In the years after the 1973 Roe v Wade decision established abortion as a constitutional right, several states continued to enact laws restricting the procedure. When Pennsylvania amended its Abortion Control Law of 1982, they put several new restrictions in place. These restrictions required women seeking an abortion to be given certain information and wait 24 hours after consultation, obtain parental consent if they’re under 18, and for married women to notify their husbands. It also required abortion clinics to report the number of abortion procedures they provided.
Five abortion clinics and a doctor representing himself challenged the law. They argued that it violated a women’s right to an abortion, as guaranteed by Roe v Wade. They claimed that the 24 hour waiting period was a particular burden for women who had to travel long distances to reach a clinic, that obtaining parental consent could delay the process, and that notifying a husband could lead to physical and psychological abuse. The district court declared all these provisions unconstitutional, but the Third Circuit Court of Appeals struck down only the requirement to notify the husband, while upholding the other restrictions.
By the time this case reached the Supreme Court, there was a strong conservative majority, meaning that there was a chance that Roe could be overturned entirely.
In a plurality opinion by Justices O’Connor, Kennedy, and Souter, the Court reaffirmed the decision in Roe, but allowed some new restrictions to go into effect. They established an “undue burden” standard for evaluating whether a law violated the right to an abortion. In the Pennsylvania Law, the justices decided that only the requirement that a married woman obtain her husband’s consent met this new “undue burden” standard. This decision also placed the point at which abortion could be regulated at fetal viability, or when the fetus could potentially survive outside the womb.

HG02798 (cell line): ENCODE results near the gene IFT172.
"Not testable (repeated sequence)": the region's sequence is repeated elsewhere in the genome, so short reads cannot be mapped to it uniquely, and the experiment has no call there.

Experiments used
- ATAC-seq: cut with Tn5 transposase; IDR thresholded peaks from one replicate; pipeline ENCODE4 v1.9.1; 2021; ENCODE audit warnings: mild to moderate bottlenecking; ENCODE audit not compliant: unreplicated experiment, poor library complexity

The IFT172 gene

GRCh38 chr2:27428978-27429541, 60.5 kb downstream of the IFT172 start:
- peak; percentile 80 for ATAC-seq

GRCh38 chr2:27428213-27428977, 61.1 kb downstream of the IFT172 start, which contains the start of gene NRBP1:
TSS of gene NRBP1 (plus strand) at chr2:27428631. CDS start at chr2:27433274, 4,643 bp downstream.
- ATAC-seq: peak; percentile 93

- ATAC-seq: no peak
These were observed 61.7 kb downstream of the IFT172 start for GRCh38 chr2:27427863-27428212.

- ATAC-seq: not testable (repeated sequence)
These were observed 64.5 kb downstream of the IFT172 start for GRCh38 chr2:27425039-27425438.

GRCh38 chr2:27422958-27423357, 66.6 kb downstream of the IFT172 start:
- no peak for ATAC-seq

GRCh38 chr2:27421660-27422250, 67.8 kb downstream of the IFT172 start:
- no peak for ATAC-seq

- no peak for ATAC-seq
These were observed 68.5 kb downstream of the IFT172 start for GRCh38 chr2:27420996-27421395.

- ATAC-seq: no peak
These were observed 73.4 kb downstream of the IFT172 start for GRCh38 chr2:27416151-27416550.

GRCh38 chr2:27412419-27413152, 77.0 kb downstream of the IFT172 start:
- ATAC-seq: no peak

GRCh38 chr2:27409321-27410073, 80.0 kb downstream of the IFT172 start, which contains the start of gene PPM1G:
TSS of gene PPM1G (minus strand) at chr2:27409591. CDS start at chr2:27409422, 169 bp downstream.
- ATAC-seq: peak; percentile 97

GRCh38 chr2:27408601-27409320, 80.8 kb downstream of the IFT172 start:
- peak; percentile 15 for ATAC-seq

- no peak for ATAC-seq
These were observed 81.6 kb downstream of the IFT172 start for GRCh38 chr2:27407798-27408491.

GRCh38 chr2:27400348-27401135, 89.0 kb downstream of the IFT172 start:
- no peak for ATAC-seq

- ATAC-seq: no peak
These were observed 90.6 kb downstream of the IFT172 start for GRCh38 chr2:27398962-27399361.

In their opinion, the justices noted that “although Roe has engendered opposition, it has in no sense proven unworkable,” meaning that the ruling has functioned as a legal precedent.
Additionally, the justices write that “The ability of women to participate equally in the economic and social life of the Nation has been facilitated by their ability to control their reproductive lives.”
Chief justice Rehnquist authored a dissent arguing that Roe v Wade was wrongly decided, meaning that abortion was not a constitutional right and should not be included in what he called an “all encompassing ‘right to privacy’”. Justice Scalia also wrote a dissenting opinion that was joined by justices Rehnquist, White, and Thomas. Scalia likewise argued that abortion was not a constitutional right and that the decision of whether or not to allow abortion should be left up to individual states.
The undue burden standard set in this case was used to evaluate several abortion laws enacted after this decision. Still, it is a vague precedent that could be interpreted subjectively by different judges. The lawyers in this case disputed whether an “undue burden” should be measured as one placed too highly on an individual, or as a burden placed upon too many people. Also, the fetal viability standard created a situation where laws restricting abortion could change as medical technology improves. States continued to pass more and more restrictive abortion laws in an attempt to overturn the decisions in both Roe v Wade and Planned Parenthood v Casey. Both Roe and Casey were overturned in 2022 by the decision in Dobbs v Jackson Women’s Health, which stated that there is no constitutional basis for the right to an abortion. Because there was no federal law protecting the right to an abortion, the power to legislate the procedure was returned to the states, creating a situation where the access to abortion varies widely across the country.